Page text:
Braille Without Borders: IISE

In the midst of the backwaters of Kerala, when you visit IISE (International Institute Of Social Entrepreneurship) you are sure that it is a perfect setting anyone could have imagined for an institute like that. Far from rat race of the cities, situated in Kochivelli, IISE campus is a perfect amalgamation of modernization, simplicity and technicality.

IISE was established as a part of BWB (Braille Without Borders) with an initial vision of finding visually-challenged children with a passion to grow and give them the tools to function independently in society. Sabriye Tenberken, the founder BWB, lost her vision at the age of 12. She went from Germany to Tibet after hearing the terrible circumstances in which the visually-challenged children there lived. She always felt stifled by the constraints on the visually-impaired in Germany and hence decided to work with others who were facing the same pressures but under much more extreme conditions. Sabriye met Paul Kronenberg while she was in Tibet who later went on to create BWB together.

The IISE Campus View

The IISE Campus View

It began as an initiative to create Tibetan Braille and grew into a printing press for Tibetan Braille literature. Then a preparatory school for the primary education of blind children was established. To realize the idea of the blind as an independent section of the society, they opened a vocational training school which provided them employment skills and encouraged entrepreneurship. This included things like cheese farming, animal husbandry, gardening, theatre and painting.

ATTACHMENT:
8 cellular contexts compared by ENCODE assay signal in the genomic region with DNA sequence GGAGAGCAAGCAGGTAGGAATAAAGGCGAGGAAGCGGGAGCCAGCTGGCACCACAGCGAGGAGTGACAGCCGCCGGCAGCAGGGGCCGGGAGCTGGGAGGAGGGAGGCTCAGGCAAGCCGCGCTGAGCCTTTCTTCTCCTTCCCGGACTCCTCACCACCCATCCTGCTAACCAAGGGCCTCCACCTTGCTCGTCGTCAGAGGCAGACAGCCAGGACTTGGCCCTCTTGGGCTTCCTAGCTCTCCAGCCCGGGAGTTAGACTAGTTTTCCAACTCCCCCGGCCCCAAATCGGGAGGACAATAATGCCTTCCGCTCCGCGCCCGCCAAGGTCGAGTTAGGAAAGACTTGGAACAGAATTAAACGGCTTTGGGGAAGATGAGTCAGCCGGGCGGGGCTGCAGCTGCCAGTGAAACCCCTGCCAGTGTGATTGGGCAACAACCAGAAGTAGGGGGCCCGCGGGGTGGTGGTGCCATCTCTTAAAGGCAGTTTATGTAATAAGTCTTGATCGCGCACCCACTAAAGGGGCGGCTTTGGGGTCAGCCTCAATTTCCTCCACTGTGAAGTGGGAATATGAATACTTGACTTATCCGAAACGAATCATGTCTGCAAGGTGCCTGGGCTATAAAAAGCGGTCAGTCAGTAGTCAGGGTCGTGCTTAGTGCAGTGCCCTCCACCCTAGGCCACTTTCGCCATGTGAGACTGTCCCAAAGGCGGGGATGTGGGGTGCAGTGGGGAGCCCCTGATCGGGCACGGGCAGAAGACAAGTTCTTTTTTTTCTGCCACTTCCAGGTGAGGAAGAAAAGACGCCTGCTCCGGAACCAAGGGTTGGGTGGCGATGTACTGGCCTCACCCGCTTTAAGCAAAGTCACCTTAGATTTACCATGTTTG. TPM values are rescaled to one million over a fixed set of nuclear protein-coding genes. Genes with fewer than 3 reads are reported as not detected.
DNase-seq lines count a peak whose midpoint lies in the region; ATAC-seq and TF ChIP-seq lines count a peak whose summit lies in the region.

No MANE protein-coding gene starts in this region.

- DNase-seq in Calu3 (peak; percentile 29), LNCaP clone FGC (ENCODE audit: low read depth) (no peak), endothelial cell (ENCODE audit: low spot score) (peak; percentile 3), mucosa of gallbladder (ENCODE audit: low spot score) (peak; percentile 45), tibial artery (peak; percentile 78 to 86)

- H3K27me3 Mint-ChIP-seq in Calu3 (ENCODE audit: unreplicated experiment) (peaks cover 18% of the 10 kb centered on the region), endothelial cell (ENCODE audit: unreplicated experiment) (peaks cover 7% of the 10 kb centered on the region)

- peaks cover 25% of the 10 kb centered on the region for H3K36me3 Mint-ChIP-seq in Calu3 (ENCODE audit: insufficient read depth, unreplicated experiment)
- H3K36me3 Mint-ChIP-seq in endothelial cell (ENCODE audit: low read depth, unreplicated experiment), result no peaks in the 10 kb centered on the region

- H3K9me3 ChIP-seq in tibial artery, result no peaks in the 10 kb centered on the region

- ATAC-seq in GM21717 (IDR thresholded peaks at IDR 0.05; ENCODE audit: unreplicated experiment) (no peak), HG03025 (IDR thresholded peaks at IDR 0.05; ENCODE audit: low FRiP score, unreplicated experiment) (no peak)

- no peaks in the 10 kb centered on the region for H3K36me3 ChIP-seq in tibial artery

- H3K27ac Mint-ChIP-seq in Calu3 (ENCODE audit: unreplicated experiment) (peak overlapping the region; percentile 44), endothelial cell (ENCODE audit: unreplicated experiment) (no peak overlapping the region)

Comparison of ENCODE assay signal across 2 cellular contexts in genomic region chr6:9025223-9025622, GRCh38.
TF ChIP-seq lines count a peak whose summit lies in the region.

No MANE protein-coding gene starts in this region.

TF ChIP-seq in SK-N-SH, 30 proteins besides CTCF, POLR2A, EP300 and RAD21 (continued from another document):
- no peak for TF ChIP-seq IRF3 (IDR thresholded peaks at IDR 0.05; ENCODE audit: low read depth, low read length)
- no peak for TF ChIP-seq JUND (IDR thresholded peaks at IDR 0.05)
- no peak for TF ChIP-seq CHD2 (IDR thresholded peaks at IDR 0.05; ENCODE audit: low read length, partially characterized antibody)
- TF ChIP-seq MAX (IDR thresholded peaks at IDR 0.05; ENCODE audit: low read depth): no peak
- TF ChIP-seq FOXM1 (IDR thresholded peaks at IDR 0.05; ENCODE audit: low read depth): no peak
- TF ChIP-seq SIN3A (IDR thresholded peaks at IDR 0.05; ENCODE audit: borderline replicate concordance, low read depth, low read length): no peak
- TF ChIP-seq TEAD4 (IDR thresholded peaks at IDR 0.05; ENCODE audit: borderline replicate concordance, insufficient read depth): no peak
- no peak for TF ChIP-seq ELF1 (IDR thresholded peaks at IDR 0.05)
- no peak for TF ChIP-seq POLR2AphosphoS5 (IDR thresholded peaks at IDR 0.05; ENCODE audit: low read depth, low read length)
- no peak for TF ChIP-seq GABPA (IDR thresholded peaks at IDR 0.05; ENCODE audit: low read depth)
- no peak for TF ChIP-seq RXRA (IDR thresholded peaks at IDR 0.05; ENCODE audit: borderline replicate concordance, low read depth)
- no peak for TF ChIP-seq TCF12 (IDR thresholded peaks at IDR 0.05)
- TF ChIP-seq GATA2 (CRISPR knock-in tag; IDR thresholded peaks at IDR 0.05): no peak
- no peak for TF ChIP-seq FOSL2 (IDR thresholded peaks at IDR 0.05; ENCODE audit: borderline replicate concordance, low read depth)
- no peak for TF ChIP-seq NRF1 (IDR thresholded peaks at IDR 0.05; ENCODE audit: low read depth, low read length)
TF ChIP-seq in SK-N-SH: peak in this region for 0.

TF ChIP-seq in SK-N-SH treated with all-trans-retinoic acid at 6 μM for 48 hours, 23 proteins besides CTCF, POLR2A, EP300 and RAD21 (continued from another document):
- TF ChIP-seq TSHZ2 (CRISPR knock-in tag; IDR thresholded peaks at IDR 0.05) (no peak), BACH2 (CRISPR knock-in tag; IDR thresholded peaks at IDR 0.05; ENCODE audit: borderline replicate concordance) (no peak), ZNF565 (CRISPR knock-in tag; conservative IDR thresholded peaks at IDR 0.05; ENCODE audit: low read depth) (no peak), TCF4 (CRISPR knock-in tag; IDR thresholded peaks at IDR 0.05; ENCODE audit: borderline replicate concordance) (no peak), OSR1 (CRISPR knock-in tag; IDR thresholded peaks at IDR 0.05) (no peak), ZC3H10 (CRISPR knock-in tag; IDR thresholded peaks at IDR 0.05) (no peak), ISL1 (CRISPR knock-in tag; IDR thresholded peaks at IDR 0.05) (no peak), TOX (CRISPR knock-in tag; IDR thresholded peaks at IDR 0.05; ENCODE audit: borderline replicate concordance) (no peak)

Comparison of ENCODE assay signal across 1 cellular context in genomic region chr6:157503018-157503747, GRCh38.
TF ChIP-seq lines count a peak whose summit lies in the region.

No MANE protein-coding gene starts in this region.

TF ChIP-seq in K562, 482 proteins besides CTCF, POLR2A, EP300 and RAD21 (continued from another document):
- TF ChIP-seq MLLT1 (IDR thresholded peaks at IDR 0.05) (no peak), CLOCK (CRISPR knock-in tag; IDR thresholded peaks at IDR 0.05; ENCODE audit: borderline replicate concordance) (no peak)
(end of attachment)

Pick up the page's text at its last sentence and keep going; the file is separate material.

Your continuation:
After establishing the centre in Tibet, their objective evolved from empowering the visually-impaired to creating leaders within any marginalized group that would act as a catalyst for change. Hence they moved to this idyllic location in Kerala and started IISE.

BWB runs almost wholly on donations and grants. The ethos of the organization is to help as many people as rapidly as possible, and BWB believes that an open-source model is most effective. Naturally, there is some risk in relying on the goodwill of others to sustain it, so BWB focuses on maximizing its use of capital.

The impact that BWB has had on people can be seen on social, economic as well as the political front. Empowering blind people helps not only themselves but also every individual who interacts with them; the organization that employs them. BWB is demonstrating that not only can blind people be contribute significantly to the society, that they can infact be leaders.

Talking about the economic impact, tooling up 161 million blind people provides as an invaluable work resource. These marginalized groups are able to create assets and jobs as much as anyone else.

For more details on BWB/IISE, check out

To know more about Sabriye,

This article has been contributed by Chandrika Maheshwari. Chandrika is a student in her 3rd year of engineering in BITS, Pilani and holds a vision to do something for the country and contribute in its development. Her interests include social entrepreneurship, traveling, reading and writing.
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